Before discussing the most recent Supreme Court holdings on this matter, a preliminary issue exists with regard to the topic of lawyer blogging. Before it can even be decided whether lawyer blogging can be regulated, and how lawyer blogging can be regulated, we must discuss what lawyer blogging is. Once we are able to answer what category blogging fits into, it will be easier to discern whether the court should treat blogs more like Ohralik or Shapero.

Therefore, the narrow question is this: is blogging more like in-person solicitation or more like direct mail? My argument would be that is a hybrid of both.

First, regarding in-person solicitation, unlike a face-to-face conversation, the interaction between the attorney and client takes place behind the computer screen, and, perhaps, in each persons’ respective homes. Therefore, the client or potential is “protected” from any on-the-spot coercion that may take place when faced with a live person. In addition, unlike a live person, who a potential client may not intend to interact with, many lawyer blogs are only reached when the client voluntarily decides to “visit” the site. There is danger, however, where lawyers solicit their blogs on areas such as facebook; a client may click on a link for the lawyer blog without realizing what they have just clicked on. This interaction may be akin to being confronted by a lawyer face-to-face.

In addition, the argument could be made that, while the coercion may be absent, there is a serious invasion of privacy into a potential client’s home when a lawyer has the ability to “reach out” to potential clients over the internet. Because the potential client is most likely in their home, and potentially relaxing on the couch, or even in bed, there is a serious concern that lawyers could actually become more coercive because the potential clients feel relaxed and at ease. Furthermore, the court may be concerned with the ability of lawyers to invade even the most private areas of potential client’s lives: their homes. Therefore, even though blogging is not as coercive as face-to-face contact, the privacy concerns are an issue that the court may need to address in the future.

Next, regarding direct mail, blogging is, arguably, less intrusive than direct mail. Unlike direct mail, a potential client would most likely seek out a lawyer blog. The court discusses in Shapero the idea that a potential client can just choose to throw away a piece of mail they do not wish to look at. This same idea rings true of blogs: if a potential client doesn’t want to look at it, they can just not visit the site. The link that might be sent to a potential client might be similar to a piece of mail being sent to a potential client.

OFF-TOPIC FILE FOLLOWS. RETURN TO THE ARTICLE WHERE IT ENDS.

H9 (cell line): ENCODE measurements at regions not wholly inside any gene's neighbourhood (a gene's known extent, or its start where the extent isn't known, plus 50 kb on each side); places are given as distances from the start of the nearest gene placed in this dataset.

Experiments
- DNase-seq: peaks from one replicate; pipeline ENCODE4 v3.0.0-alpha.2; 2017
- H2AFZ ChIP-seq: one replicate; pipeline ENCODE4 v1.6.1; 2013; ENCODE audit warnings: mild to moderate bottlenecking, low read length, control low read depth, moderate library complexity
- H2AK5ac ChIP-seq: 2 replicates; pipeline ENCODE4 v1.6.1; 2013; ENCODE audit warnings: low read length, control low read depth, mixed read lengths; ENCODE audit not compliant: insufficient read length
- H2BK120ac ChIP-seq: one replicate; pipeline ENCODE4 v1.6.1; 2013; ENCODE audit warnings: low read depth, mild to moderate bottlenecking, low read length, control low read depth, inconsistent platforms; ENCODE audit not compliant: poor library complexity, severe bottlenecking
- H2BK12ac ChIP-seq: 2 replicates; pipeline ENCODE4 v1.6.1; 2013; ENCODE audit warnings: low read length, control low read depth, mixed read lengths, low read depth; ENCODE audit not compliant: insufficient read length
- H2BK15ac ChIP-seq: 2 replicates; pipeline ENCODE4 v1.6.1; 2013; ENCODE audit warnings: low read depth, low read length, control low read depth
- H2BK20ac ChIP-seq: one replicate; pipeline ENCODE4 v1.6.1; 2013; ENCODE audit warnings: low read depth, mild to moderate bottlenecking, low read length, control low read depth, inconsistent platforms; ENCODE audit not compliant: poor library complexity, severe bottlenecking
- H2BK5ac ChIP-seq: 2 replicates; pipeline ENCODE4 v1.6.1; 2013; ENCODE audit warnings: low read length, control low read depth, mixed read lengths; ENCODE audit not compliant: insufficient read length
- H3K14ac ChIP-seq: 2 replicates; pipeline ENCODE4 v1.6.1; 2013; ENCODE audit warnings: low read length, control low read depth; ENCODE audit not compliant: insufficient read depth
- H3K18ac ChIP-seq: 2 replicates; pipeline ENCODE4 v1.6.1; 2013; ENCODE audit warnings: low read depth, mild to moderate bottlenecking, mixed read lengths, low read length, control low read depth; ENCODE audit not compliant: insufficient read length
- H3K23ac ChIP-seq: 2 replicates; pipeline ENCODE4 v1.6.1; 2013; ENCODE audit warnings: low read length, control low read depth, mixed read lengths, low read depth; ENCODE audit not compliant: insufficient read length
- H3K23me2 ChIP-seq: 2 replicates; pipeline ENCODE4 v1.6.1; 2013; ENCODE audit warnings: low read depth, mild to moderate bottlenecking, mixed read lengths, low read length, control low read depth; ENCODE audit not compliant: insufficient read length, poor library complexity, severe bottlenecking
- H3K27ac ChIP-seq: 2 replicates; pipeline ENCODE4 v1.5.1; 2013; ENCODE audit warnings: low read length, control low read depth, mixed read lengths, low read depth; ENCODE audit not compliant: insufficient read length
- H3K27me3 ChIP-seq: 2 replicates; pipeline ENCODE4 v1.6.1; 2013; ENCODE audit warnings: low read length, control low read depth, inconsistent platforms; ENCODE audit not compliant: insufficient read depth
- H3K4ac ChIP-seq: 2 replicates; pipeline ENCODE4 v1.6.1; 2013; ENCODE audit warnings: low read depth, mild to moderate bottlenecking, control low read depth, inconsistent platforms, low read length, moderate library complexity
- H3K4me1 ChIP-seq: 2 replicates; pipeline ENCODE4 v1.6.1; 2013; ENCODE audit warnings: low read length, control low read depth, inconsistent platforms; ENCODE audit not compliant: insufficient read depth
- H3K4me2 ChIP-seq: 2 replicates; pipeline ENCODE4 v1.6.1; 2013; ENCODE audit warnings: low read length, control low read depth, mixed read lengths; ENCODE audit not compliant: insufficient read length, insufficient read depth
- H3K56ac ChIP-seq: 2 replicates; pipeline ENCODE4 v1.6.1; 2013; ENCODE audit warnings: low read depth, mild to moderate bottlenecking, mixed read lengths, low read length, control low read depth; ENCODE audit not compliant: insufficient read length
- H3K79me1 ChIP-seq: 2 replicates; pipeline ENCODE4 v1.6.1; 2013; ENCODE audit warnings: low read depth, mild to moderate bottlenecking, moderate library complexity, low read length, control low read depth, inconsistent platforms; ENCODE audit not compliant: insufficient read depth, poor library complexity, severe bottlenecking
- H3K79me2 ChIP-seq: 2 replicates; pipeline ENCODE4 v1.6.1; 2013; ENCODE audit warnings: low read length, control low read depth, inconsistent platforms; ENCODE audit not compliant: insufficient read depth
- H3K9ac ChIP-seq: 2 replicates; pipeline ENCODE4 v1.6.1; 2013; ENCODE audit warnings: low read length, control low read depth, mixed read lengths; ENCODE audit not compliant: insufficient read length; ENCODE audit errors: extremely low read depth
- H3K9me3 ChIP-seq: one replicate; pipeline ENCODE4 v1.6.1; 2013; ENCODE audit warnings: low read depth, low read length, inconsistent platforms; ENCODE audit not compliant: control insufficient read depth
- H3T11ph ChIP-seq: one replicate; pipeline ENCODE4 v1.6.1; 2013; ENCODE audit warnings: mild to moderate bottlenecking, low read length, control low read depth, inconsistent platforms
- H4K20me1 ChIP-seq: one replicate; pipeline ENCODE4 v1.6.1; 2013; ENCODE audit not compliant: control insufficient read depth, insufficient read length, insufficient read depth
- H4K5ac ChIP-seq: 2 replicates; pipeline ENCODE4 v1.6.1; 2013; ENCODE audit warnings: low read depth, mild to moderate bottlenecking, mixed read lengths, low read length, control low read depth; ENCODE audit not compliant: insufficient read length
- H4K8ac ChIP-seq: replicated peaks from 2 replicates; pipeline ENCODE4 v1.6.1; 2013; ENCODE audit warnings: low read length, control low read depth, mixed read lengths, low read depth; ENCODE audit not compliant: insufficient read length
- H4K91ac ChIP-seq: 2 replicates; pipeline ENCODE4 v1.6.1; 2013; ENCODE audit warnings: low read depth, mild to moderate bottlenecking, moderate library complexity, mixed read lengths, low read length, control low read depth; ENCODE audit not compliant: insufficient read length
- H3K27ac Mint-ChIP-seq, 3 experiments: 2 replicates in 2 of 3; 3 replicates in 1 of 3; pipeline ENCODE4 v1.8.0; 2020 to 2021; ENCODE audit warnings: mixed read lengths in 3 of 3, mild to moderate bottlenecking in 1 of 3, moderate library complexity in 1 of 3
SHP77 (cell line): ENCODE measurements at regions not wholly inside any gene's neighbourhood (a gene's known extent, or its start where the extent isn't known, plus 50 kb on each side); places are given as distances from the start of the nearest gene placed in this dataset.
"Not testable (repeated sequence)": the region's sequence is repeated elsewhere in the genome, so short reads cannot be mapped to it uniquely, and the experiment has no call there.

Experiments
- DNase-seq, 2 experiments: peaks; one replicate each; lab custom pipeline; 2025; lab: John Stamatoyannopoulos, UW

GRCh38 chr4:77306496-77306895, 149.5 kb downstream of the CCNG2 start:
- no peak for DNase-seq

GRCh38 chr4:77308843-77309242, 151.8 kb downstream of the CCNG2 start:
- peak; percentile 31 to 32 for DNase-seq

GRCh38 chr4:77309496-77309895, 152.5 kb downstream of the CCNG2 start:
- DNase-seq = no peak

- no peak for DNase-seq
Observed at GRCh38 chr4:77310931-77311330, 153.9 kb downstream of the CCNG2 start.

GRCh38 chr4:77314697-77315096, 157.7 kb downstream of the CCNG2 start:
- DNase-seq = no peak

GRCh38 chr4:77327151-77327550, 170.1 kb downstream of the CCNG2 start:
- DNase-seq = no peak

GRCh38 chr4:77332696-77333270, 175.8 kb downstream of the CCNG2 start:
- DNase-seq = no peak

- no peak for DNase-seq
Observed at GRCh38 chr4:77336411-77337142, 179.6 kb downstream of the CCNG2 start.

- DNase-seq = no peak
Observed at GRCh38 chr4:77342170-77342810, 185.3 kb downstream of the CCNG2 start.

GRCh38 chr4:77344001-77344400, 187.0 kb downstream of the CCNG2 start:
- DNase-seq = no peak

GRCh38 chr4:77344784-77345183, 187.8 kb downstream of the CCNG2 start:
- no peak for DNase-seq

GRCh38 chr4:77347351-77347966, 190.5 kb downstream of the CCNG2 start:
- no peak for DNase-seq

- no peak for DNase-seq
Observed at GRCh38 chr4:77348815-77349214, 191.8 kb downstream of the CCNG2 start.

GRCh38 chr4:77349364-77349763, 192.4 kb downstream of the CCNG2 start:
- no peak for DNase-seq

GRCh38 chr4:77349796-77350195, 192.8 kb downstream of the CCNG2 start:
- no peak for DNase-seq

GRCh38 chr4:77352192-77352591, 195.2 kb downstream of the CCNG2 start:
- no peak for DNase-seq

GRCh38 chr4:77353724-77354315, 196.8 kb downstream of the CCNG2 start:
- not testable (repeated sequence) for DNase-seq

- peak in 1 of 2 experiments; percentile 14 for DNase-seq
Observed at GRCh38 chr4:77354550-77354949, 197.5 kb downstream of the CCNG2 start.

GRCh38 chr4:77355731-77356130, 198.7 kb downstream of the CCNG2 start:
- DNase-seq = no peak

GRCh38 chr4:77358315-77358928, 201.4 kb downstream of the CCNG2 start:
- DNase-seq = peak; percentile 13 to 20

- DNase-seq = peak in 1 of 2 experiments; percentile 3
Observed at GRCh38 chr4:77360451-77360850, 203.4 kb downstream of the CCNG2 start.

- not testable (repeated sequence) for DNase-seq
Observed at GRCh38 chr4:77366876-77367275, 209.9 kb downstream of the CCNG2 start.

Also, like direct mail, blogs can easily be regulated. As discussed in previous posts of this blog, internet web addresses are tracked via IP addresses. Furthermore, visit to a particular site can be tracked via various programs. For example, has a feature that allows the user to examine who has viewed the site, and from which source. It follows that the State Bar can easily regulate lawyer blogs by requiring lawyers to submit the web address of their blogs, just as the state bar allows the lawyer to submit potential advertisements for approval.

As a result, blogs fit squarely between in-person solicitation described in Ohralik, and direct mail, as described in Shapero. This blog will discuss in further detail, in a later blog, where blogs fit into the current jurisprudence of First Amendment lawyer speech. It is clear that lawyer blogs can not categorically fit squarely into in-person solicitation or direct mail.

[1] 433 U.S. 350 (1977).
[2] 436 U.S. 447 (1978).
[3] 486 U.S. 466 (1988).

Tuesday, February 15, 2011

Non-lawyer assistant blogging: Do we care?

Recall my discussion on this blog about anonymous blogging. Legal Blog Watch addresses the issues of non-lawyers blogging anonymously. Why do we care about this? Model Rule 5.3 governs the responsibilities of Firms to regulate the conduct of their non-lawyer assistants.

Model Rule 5.3 states:

With respect to a nonlawyer employed or retained by or associated with a lawyer:

(a) a partner, and a lawyer who individually or together with other lawyers possesses comparable managerial authority in a law firm shall make reasonable efforts to ensure that the firm has in effect measures giving reasonable assurance that the person's conduct is compatible with the professional obligations of the lawyer;

(b) a lawyer having direct supervisory authority over the nonlawyer shall make reasonable efforts to ensure that the person's conduct is compatible with the professional obligations of the lawyer; and

(c) a lawyer shall be responsible for conduct of such a person that would be a violation of the Rules of Professional Conduct if engaged in by a lawyer if:

(1) the lawyer orders or, with the knowledge of the specific conduct, ratifies the conduct involved; or